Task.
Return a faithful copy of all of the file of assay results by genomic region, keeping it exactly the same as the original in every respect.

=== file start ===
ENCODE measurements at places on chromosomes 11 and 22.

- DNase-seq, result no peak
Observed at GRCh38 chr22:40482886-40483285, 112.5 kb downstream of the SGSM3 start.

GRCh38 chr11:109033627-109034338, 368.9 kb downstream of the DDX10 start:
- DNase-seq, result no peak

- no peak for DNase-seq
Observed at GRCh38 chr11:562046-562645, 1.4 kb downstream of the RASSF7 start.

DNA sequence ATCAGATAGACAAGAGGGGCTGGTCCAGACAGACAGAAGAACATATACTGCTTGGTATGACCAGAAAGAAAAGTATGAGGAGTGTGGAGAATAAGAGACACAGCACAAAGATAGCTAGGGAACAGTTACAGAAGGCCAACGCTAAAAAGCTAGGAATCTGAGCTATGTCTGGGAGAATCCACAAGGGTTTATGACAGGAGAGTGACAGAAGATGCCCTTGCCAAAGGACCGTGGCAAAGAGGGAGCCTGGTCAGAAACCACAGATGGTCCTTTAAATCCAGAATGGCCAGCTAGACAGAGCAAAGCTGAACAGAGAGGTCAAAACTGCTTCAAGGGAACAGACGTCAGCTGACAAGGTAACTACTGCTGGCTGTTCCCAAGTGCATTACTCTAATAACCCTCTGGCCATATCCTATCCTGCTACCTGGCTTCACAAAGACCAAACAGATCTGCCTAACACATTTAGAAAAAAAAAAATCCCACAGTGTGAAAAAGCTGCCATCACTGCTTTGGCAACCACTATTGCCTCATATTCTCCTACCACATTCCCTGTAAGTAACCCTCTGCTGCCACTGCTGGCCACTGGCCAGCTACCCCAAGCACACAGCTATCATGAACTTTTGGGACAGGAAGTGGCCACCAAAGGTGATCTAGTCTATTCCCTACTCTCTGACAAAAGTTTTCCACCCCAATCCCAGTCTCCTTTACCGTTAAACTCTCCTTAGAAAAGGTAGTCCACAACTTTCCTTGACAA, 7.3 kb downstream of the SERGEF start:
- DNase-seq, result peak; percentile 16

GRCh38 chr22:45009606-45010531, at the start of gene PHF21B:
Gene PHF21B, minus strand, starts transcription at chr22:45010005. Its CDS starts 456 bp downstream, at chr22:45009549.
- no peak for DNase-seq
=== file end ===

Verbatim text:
ENCODE measurements at places on chromosomes 11 and 22.

- DNase-seq, result no peak
Observed at GRCh38 chr22:40482886-40483285, 112.5 kb downstream of the SGSM3 start.

GRCh38 chr11:109033627-109034338, 368.9 kb downstream of the DDX10 start:
- DNase-seq, result no peak

- no peak for DNase-seq
Observed at GRCh38 chr11:562046-562645, 1.4 kb downstream of the RASSF7 start.

DNA sequence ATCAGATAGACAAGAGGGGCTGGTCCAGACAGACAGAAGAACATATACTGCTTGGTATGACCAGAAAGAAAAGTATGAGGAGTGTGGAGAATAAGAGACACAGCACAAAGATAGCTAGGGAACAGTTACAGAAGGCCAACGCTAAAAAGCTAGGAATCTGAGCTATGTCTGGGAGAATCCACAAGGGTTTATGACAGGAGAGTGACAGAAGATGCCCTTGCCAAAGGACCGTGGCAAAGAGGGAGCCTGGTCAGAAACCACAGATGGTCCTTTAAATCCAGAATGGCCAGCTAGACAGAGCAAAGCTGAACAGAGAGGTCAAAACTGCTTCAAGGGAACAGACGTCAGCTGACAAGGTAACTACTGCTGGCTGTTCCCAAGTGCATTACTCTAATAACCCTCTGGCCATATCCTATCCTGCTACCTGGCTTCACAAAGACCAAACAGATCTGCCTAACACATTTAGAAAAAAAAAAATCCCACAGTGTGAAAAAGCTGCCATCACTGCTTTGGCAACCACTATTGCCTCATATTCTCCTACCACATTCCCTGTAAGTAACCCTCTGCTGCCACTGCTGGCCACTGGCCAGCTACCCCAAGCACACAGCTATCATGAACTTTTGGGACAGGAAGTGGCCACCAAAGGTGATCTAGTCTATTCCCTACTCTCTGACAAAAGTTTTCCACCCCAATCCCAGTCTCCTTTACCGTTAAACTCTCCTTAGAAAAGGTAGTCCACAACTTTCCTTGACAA, 7.3 kb downstream of the SERGEF start:
- DNase-seq, result peak; percentile 16

GRCh38 chr22:45009606-45010531, at the start of gene PHF21B:
Gene PHF21B, minus strand, starts transcription at chr22:45010005. Its CDS starts 456 bp downstream, at chr22:45009549.
- no peak for DNase-seq